# -------------------------------------------------------------------------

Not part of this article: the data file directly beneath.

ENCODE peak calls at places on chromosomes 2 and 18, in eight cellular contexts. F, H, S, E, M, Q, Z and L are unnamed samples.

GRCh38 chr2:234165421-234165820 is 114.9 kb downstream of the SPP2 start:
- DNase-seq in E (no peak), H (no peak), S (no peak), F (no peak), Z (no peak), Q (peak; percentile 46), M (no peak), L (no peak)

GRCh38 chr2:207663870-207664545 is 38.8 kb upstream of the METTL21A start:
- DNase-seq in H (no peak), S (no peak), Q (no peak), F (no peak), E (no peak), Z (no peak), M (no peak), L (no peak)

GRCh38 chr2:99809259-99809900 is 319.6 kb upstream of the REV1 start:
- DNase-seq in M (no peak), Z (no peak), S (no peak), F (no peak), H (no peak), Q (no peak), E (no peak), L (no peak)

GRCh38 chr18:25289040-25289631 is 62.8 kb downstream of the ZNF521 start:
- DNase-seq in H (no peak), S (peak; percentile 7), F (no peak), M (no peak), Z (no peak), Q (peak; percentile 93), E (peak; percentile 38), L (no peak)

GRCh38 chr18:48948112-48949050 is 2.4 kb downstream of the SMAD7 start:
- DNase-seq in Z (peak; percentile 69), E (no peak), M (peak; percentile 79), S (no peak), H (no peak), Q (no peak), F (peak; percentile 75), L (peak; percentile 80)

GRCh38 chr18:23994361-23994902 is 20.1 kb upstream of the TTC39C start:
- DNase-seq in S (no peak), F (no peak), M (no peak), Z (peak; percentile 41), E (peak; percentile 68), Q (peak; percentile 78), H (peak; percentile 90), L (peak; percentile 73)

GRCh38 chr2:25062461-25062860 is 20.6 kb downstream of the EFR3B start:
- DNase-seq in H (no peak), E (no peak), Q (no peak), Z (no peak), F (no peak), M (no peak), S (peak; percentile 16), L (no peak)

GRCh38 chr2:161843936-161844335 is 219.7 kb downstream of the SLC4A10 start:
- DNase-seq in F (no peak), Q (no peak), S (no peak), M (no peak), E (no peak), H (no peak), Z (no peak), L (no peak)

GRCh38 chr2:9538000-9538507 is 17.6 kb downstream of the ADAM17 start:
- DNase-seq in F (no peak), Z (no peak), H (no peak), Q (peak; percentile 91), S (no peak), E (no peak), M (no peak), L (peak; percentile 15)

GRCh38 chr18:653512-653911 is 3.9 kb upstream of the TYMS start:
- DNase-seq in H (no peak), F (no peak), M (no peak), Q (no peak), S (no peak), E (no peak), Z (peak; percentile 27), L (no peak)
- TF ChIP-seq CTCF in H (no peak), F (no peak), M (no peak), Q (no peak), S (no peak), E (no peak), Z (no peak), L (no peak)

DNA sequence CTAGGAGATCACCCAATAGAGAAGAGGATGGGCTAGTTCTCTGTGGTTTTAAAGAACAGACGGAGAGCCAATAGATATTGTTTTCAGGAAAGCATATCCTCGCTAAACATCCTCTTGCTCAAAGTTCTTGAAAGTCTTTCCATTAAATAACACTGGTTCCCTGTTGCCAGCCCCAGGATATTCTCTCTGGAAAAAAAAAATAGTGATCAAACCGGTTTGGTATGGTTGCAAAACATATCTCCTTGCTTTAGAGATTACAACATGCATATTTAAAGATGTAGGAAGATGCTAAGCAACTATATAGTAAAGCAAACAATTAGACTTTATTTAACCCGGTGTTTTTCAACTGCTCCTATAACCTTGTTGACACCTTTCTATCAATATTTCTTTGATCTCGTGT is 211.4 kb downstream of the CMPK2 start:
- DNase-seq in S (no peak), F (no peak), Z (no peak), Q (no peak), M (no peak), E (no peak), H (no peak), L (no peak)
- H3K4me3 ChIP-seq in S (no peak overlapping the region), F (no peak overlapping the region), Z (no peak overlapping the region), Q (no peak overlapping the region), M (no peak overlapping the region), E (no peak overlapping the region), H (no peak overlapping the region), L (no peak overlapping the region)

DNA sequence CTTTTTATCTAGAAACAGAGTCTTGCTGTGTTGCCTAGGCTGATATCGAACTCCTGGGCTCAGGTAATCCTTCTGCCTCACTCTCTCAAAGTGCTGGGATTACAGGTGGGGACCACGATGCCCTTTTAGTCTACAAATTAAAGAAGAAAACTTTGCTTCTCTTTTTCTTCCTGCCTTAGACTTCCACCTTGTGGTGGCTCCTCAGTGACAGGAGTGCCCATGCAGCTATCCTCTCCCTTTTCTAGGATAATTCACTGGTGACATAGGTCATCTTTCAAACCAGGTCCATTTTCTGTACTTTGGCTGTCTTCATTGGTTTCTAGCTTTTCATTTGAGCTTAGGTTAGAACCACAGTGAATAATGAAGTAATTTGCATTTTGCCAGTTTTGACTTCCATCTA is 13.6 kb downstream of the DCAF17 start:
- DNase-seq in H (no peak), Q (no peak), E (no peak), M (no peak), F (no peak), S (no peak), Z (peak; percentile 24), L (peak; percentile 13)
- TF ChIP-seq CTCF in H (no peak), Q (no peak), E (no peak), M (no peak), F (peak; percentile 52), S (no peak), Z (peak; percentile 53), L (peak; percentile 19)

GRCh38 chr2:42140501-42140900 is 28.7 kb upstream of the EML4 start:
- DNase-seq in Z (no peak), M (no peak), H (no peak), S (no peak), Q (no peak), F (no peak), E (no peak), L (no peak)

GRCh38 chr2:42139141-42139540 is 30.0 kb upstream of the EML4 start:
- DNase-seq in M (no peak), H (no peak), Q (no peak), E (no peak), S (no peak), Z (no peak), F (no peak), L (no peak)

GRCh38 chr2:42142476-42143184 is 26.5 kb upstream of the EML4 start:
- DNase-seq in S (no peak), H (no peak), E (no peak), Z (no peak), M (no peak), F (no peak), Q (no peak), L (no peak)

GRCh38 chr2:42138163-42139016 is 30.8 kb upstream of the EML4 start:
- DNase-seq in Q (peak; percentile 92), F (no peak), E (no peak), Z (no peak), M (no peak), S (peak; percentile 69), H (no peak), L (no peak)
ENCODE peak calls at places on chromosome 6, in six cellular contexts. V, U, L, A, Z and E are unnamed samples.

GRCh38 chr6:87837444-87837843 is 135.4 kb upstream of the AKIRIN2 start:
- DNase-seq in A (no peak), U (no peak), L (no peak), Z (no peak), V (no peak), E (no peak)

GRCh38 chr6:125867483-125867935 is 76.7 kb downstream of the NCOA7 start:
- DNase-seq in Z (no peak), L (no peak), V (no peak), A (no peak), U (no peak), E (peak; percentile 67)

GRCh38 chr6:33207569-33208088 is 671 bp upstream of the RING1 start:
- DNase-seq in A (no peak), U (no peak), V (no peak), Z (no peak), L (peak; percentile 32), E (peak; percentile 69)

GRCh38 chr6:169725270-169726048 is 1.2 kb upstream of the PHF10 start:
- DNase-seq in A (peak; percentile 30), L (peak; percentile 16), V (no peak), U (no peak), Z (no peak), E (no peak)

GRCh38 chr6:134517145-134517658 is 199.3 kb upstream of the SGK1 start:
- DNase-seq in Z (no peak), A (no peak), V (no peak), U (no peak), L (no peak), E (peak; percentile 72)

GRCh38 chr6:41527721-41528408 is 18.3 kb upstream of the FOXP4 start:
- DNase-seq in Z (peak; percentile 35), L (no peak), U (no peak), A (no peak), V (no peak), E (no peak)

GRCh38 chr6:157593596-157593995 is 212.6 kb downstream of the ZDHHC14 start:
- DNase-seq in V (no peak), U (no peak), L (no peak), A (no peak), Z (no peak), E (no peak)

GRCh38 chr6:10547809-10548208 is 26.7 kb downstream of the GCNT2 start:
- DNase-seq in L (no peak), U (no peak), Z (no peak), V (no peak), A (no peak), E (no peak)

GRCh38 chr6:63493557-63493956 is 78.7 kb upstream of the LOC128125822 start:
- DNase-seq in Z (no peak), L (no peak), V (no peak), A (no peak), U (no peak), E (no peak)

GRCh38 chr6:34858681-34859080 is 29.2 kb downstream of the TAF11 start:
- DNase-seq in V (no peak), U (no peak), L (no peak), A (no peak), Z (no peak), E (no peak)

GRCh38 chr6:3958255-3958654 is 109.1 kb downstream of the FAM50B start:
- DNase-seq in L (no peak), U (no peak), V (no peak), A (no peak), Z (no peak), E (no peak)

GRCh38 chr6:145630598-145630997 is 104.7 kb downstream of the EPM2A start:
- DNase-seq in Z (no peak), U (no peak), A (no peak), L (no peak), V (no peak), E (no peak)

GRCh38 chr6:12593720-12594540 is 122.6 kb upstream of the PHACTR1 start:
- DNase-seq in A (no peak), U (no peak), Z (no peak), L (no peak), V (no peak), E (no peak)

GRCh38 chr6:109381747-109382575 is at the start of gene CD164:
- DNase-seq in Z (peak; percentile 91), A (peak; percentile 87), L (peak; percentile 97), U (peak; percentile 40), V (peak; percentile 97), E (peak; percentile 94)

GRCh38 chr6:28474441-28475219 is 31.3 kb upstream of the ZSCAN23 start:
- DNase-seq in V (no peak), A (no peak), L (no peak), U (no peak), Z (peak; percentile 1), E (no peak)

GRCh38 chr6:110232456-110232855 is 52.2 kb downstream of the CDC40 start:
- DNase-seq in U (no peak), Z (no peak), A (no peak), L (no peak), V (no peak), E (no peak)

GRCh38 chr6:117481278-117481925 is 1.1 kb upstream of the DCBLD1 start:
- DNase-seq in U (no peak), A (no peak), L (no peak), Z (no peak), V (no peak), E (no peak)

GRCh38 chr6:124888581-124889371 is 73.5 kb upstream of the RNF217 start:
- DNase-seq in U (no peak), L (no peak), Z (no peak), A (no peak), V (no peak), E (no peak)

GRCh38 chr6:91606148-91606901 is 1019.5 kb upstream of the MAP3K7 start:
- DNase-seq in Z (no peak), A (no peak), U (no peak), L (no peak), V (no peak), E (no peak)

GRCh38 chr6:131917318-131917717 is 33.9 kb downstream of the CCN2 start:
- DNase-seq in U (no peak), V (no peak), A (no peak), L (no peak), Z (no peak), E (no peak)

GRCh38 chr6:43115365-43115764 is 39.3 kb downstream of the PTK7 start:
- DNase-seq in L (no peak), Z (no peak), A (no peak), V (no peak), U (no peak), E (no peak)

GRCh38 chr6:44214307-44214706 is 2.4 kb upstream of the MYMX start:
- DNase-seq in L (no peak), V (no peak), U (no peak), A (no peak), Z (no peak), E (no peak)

[docs] def literal_node(self, node): '''This method is called when a Literal instance is found in the PSyIR tree. For SymPy we need to handle booleans (which are expected to be capitalised: True). Real values work by just ignoring any precision information (e.g. 2_4, 3.1_wp). Character constants are not supported and will raise an exception. :param node: a Literal PSyIR node. :type node: :py:class:`psyclone.psyir.nodes.Literal` :returns: the SymPy representation for the literal. :rtype: str :raises TypeError: if a character constant is found, which is not supported with SymPy. ''' if node.datatype.intrinsic == ScalarType.Intrinsic.BOOLEAN: # Booleans need to be converted to SymPy format return node.value.capitalize() if node.datatype.intrinsic == ScalarType.Intrinsic.CHARACTER: raise TypeError(f"SymPy cannot handle strings " f"like '{node.value}'.") # All real (single, double precision) and integer work by just # using the node value. Single and double precision both use # 'e' as specification, which SymPy accepts, and precision # information can be ignored. return node.value